As we begin to inform ourselves more about where our products come from, we learn some difficult truths about manufacturers. Although we might not like to think about it, we are becoming aware that our clothes are made by poor workers, often in horrendous conditions, and that some animals suffer for the sake of fashion. It’s an uncomfortable truth that we can’t keep ignoring. But what can we do to force manufacturers to make ethical changes? You give your money to companies that already do. Cruelty-free fashion is not unattainable; it’s cheaper and more easily found than you think.
The reason fashion causes a lot of harm is because the trends change every few months. While this does mean that we can find designer labels in discount bins if we wait long enough, it also means that a lot of these items are headed for the bin if they’re not sold. Sunglasses, for example, change style from year to year, but the materials aren’t biodegradable, which means they’re going to lie on those rubbish piles for years to come. Fortunately, some conscientious designers have created bamboo sunglasses, which means that they will be made from a sustainable material that requires far fewer resources to grow than wood or synthetic materials like plastic. If you compare sunglasses reviews, you’ll see that bamboo sunglasses are just as stylish, but they’re the more responsible choice. Bamboo grows faster than other sources, and requires very minimal maintenance, so it is the cheapest and most responsible option by far.
You don’t have to be a full on vegan to care about the animals that make your clothes. Real leather and suede are made from the skin and hides of animals. Fur is taken from animals raised or trapped specifically for their coats. Even silk is problematic; it’s made from a fiber that is naturally secreted by silkworms, but sometimes the worms are boiled alive to extract extra amounts of silk to meet demand. Fortunately, you don’t have to take drastic measures to avoid these kinds of clothes; just read the label. The next time you’re shopping for a new sweater, there will be information on the label telling you whether it’s made from 100 percent polyester, or if it contains 35 percent wool. You’ll know that you’re not complicit in a sheep’s suffering if the label reads “synthetic” instead of just “wool.” There is even a growing market for vegetarian and vegan shoes, so choosing between durable shoes and being cruelty free might soon be a thing of the past.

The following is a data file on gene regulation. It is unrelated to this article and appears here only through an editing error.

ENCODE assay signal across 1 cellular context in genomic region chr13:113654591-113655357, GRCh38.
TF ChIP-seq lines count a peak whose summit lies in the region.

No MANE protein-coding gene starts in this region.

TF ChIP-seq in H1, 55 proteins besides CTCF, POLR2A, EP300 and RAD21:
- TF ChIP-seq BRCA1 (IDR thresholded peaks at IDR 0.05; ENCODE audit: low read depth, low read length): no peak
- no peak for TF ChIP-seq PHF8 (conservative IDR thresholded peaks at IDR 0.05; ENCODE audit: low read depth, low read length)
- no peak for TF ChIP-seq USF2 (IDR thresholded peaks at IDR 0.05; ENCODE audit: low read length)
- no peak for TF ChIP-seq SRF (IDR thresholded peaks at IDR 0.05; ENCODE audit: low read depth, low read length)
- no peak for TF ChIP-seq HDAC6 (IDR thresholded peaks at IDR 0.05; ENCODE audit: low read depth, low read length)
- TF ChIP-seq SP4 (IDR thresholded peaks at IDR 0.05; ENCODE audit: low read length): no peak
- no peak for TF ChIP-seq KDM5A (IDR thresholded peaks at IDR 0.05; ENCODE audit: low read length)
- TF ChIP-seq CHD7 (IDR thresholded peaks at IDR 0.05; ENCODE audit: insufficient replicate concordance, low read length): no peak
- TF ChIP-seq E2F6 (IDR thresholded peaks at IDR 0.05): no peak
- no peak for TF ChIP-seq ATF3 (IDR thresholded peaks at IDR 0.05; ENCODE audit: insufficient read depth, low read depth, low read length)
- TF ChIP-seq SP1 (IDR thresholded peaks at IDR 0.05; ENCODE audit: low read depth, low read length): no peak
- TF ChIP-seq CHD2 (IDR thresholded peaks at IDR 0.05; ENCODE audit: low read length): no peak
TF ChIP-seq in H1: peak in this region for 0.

On the high street
While you can go to ethical stores to try and find clothes that are both cruelty-free and fabulous, you really don’t have to look beyond the high street. Stores like Mango, Zara, H&M, and Topshop are great examples of retailers that offer cruelty-free clothes, and we all know that they’re extremely stylish. The more you shop with responsible retailers, the more you force other stores to change their policies.